28 comments

  1. Appreciate your being on duty. Hey, if you corner Sampson today, please consider asking him: WTF were you thinking when you made all of those 3-ways? And: what do you want to say to those recruits that you had on the 3-ways. Finally: What do you want to say to those players and fans that had misplaced faith that you were going to be clean?

    And ask Greenspan: Did you hire Sampson at the direction of Herbert? And then: When will you come forward with full disclosure on the compliance actions? And finally: when people in the administration cost a university what this cost, what should the ramifications be to those public servants?

  2. I hope Kelvin makes a statement. Of course, the press in Indiana and around Bloomington probably won’t report it. They don’t seem to care about anything that does not demonize Sampson.

    I sure hope the truth comes out in this whole ordeal. It’s going to be difficult; the media doesn’t try to find the truth. I’ve seen almost 0 coverage of Sampson’s response to the NCAA, which flat out debunked many of the NCAA’s allegations Indiana has decided to support.

    The media in this country is simply unreliable.

  3. HoosierFan,

    So a day after I chase Sampson around trying to get comment from him — and this after MONTHS of me trying to reach out to him to get his side of the story — you claim I wouldn’t report his statement?

    Please show me where Sampson’s response “flat out debunked many of the NCAA’s allegations Indiana has decided to report.” I’ve read the thing probably five times, and while there are instances where Sampson’s lawyer shows inconsistencies in the collected evidence, I do not recall any specific information that would completely nullify the NCAA’s charges.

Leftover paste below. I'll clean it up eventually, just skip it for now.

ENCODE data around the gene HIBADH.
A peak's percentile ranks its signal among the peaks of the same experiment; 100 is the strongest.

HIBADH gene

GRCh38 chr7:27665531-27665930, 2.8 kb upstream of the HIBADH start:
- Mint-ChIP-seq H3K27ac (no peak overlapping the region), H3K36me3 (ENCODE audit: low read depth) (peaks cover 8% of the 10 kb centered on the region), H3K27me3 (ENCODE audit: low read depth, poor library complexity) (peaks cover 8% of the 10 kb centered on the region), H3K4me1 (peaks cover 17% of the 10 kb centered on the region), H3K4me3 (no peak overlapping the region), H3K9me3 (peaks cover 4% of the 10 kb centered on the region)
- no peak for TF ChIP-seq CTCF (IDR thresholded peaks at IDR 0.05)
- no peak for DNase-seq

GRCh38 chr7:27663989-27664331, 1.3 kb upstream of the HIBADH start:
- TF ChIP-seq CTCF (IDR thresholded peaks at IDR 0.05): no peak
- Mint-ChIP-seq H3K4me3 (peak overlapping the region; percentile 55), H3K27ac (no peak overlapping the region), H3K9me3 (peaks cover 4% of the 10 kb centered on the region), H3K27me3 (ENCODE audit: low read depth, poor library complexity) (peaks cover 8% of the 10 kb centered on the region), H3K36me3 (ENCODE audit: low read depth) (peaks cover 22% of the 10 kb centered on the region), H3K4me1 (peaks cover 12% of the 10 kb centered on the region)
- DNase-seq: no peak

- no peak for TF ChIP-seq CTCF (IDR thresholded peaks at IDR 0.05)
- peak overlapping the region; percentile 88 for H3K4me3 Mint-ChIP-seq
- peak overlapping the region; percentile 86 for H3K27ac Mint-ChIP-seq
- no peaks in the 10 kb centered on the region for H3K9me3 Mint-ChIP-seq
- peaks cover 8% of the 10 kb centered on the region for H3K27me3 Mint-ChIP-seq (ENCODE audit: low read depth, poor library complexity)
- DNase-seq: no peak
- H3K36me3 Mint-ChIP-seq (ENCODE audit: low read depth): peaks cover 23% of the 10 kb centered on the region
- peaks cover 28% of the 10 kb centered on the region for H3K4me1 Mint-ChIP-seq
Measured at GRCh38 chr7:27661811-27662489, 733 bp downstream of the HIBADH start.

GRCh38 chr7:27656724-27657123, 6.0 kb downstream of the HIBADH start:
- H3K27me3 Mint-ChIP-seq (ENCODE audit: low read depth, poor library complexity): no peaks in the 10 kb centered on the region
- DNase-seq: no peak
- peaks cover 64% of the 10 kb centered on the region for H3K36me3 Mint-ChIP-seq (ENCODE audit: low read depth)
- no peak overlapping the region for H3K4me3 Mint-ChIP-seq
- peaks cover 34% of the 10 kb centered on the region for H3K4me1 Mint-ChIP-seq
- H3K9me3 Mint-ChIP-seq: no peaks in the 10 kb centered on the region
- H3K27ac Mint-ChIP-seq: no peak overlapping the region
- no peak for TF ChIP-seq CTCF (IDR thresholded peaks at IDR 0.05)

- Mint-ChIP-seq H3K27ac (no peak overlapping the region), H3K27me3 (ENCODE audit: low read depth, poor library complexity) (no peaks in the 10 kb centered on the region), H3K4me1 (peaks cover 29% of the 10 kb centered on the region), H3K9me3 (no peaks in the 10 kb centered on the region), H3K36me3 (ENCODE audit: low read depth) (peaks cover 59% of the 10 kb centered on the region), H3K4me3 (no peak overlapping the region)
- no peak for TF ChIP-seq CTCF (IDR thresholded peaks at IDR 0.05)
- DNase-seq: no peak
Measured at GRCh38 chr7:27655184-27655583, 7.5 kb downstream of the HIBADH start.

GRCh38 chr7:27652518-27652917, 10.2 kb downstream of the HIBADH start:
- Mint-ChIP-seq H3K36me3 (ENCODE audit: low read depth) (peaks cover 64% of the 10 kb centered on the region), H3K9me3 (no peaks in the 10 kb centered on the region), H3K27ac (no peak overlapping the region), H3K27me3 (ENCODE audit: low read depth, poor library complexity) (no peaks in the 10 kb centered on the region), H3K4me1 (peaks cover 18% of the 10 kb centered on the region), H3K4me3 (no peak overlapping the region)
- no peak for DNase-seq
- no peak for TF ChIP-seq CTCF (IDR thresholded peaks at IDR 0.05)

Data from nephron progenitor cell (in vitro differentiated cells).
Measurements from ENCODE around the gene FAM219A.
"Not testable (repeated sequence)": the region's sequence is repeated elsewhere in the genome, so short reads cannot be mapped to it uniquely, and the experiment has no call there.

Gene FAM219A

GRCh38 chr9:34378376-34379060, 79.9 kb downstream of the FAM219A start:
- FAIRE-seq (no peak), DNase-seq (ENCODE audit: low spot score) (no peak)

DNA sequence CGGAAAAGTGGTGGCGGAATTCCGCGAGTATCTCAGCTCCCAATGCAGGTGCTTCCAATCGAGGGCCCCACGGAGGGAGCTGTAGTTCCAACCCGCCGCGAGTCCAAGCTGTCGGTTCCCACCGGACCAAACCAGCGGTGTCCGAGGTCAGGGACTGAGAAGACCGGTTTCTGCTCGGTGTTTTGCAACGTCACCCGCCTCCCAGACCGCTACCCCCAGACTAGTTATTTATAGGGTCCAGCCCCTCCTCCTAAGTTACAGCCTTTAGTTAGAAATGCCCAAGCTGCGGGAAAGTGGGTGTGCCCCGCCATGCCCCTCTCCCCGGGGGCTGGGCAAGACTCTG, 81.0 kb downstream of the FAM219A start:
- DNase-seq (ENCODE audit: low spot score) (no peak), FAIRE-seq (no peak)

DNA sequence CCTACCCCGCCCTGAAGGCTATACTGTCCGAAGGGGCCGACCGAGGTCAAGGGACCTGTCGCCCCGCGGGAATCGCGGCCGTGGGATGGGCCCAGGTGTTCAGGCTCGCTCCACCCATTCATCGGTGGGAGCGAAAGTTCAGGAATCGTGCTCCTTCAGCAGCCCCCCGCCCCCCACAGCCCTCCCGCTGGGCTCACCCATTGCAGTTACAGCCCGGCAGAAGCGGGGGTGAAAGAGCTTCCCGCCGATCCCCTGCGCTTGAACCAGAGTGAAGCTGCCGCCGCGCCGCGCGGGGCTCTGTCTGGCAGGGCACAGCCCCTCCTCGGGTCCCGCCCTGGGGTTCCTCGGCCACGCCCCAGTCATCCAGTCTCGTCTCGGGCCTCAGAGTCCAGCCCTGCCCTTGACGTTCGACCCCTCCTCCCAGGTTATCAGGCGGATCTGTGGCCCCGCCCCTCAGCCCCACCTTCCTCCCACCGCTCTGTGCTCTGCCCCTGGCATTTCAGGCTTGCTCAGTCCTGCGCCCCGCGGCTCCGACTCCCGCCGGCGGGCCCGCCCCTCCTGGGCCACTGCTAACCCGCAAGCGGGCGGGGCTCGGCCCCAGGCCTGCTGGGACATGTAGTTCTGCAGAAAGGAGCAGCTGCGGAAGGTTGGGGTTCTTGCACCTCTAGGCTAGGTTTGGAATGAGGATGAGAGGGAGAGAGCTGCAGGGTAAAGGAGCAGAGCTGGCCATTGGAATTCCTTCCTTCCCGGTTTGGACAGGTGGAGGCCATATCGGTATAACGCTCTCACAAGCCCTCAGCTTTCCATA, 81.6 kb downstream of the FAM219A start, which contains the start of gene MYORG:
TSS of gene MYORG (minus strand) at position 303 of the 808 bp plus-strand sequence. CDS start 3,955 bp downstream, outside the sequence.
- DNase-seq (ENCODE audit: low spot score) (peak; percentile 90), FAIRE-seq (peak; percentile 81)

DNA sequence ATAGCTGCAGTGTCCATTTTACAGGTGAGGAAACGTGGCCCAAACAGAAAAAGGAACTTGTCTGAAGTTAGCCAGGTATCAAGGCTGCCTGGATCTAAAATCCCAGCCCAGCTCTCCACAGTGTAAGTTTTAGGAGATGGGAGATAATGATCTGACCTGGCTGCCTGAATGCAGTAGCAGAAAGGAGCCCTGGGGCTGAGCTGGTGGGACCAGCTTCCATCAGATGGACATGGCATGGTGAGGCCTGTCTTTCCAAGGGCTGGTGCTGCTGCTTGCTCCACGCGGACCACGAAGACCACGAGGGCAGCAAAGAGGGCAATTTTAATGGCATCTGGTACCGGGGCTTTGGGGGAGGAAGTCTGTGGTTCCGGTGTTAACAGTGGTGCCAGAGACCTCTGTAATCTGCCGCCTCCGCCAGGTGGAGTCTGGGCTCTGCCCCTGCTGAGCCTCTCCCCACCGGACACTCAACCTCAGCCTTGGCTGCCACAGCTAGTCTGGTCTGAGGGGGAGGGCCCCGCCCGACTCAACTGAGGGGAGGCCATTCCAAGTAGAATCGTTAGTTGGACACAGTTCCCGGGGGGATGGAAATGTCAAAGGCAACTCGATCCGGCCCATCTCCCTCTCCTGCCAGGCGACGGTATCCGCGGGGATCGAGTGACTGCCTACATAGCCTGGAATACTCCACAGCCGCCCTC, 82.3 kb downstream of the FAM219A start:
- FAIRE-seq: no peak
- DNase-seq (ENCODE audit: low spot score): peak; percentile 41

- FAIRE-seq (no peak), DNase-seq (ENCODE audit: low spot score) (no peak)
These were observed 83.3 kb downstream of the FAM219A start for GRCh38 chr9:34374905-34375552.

But I welcome your contribution to the discussion. I really do. If we, the media, are unreliable it is up to you, the citizens were are supposed to be serving, to make sure than change is enacted.

    Thanks,

    Chris

  4. You wonder who Kelvin will throw under the bus today. I don’t think he has ever made a mistake, at least not one to which he’s admitted. Let’s hope no university or even college, for that matter, ever goes off the deep end and hires him for another coaching position.

  5. Go back and read Sampson’s response again. Inconsistencies? They’re flat out lies coming from players like McCamey at Illinois. Why don’t you call out the people in the transcripts? Their inconsistencies are much, much bigger than Sampson’s.

    The only people with consistent stories are Kelvin Sampson and Rob Senderoff. Indiana has changed its tune, and the players the NCAA relied on to give them evidence don’t provide information consistent with the facts.

    How can you say that you had “five or six” three way phone call conversations when the phone call records don’t show that? You are no longer a credible witness. But I don’t see anybody writing about it.

    How many times has anyone in the Indiana media approached the story from this angle: If Sampson was not allowed to look at his phone call logs and review his assistant coaches, and no one informed him anything was going wrong — how is he supposed to know something inappropriate is going on? How is he supposed to know about his assistant coaches making illegal phone calls if IU’s administration is the one in charge & isn’t allowing Sampson access to the phone call logs?

    If Kelvin is indeed being truthful — that he didn’t know he was on a three way phone call conversation — how was he ever supposed to find out? If IU would have allowed him access to the phone call logs (which they refused), he might have seen the three way phone calls for himself.